A cloud of dust hangs over Great Meadows, N.J., as if it had been kicked up by some ghostly wagon train that forever circles this small rural valley. But the ever-present drizzle of gray grit that blankets the eight-square-mile township is no mirage, nor does it signal the return of a Depression-era dust bowl. In fact, that stuff flying around Great Meadows is a sign of good times, because business is booming down on the dirt farm.
The prime New Jersey soil that fills six unfilled acres just beyond Jim Kelsey's dirt driveway is almost worth its weight in gold. This small piece of land in the northwest corner of the Garden State is home to the Partac Peat Corp., one of the largest sports-surface businesses in the U.S. Kelsey, its 46-year-old owner, has literally been living off the land for some 20 years.
Partac Peat, which advertises itself as the "one-stop source for America's finest sports surfaces," provides groundskeepers with more than 500 products for the care of sports fields—from water-removal machines to green grass colorants to its latest product, permanent latex foul lines. But Kelsey's main product is the stuff that fields of dreams are made of: dirt.
Every year Kelsey and his 10 crewmen process some 30,000 tons of dirt from six of his nearly 1,000 acres; then they grind, sift, shred and blend it and ship it to baseball parks from Maine to Hawaii. Although Kelsey also sells soil for use on golf greens, clay tennis courts, boccie courts and racetracks, half of his company's annual gross income comes from baseball. His client list includes a dozen major league teams, 60 minor league teams and more than 300 college teams. "I figure I'm doing my part to contribute to the game," he says.
The reason Kelsey's dirt is in such demand—and at $5.35 per 50-pound bag of diamond mix, it's also dirt cheap—is that it's well aged. Like the best wine, the best dirt is old dirt. Eighty thousand years ago Great Meadows was buried under glacial ice almost two miles thick. After a giant meltdown roughly 10,000 to 12,000 years ago, rocks that had been ground down and dragged along by the glacial flow left a 400-foot-thick layer of top-quality clay in Great Meadows. "The glaciers stopped right here and dumped all kinds of minerals on the property," Kelsey says. "We just got lucky."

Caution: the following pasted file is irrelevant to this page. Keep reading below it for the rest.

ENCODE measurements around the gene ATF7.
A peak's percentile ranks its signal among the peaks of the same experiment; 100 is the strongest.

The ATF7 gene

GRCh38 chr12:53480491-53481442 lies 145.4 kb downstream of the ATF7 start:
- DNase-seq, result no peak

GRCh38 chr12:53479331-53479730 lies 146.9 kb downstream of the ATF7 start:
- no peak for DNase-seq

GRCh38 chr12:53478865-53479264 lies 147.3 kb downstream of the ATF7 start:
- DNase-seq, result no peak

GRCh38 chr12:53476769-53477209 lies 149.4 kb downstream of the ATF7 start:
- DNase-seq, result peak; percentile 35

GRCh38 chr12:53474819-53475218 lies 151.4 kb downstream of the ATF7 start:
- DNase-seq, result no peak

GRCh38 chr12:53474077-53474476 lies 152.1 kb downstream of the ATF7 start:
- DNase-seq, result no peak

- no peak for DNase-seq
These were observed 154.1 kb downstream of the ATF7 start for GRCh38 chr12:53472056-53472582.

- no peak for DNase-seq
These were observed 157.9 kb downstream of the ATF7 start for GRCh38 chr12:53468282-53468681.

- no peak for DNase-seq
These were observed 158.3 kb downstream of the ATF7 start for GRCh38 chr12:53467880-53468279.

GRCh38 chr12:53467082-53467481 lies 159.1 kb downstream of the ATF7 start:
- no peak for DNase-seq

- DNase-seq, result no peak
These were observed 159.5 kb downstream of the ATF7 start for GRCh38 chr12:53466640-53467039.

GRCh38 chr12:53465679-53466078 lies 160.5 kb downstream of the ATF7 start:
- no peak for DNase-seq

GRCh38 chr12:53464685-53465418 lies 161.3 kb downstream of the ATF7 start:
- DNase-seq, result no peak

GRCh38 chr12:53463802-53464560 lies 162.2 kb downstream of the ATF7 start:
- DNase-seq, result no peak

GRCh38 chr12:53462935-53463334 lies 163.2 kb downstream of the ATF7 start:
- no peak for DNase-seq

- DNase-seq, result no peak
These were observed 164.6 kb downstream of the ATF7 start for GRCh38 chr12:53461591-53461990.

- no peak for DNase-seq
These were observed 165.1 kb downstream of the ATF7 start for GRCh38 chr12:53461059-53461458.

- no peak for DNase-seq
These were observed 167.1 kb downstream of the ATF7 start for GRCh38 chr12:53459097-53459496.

Since the 1920s the primary business of the farms in the area has been the harvesting, packaging and selling of the peat that sits atop the clay. In the early 1940s, when Kelsey's father, also named Jim, bought the little farm, much of his peat was used to landscape the grounds around many of the new buildings—including the United Nations—being constructed all over New York City. But the elder Kelsey, a Hollywood screenwriter turned commodities broker before going into peat farming, had his own entrepreneurial vision: to grow asparagus and brussels sprouts, freeze his crops and then package the frozen produce. In 1954, however, with his plans still in development, Kelsey died of a heart attack, leaving his wife, Maria, and his seven-year-old son with a modest peat business as their only means of support.
Eleven years later, when the younger Kelsey left for Claremont (Calif.) Men's College, Maria was still working the land. (In 1964 she had provided most of the peat for the New York World's Fair.) Her son, however, had left the farm far behind. Kelsey, who majored in international relations, envisioned a career in journalism, perhaps as a foreign correspondent. He wrote his undergraduate thesis on the life of Eduardo Mondlane, the guerrilla leader in Mozambique's war for independence from Portugal. Kelsey's plan to turn his thesis into a full biography was derailed when, three months before he graduated, Mondlane was assassinated.
Reluctantly, he returned home from Claremont, then took over the farm, which was going through hard times. Things got worse three years later when, in the fall of 1972, an electrical fire burned down the peat plant. The Kelseys, underinsured, lost everything connected with their business except some field equipment. Without a peat-processing plant and with very little equipment, they decided to try the sod business, although, with only one small lawn mower, they spent more time cutting the grass on top of the six acres of sod than in cultivating the stuff it was rooted in.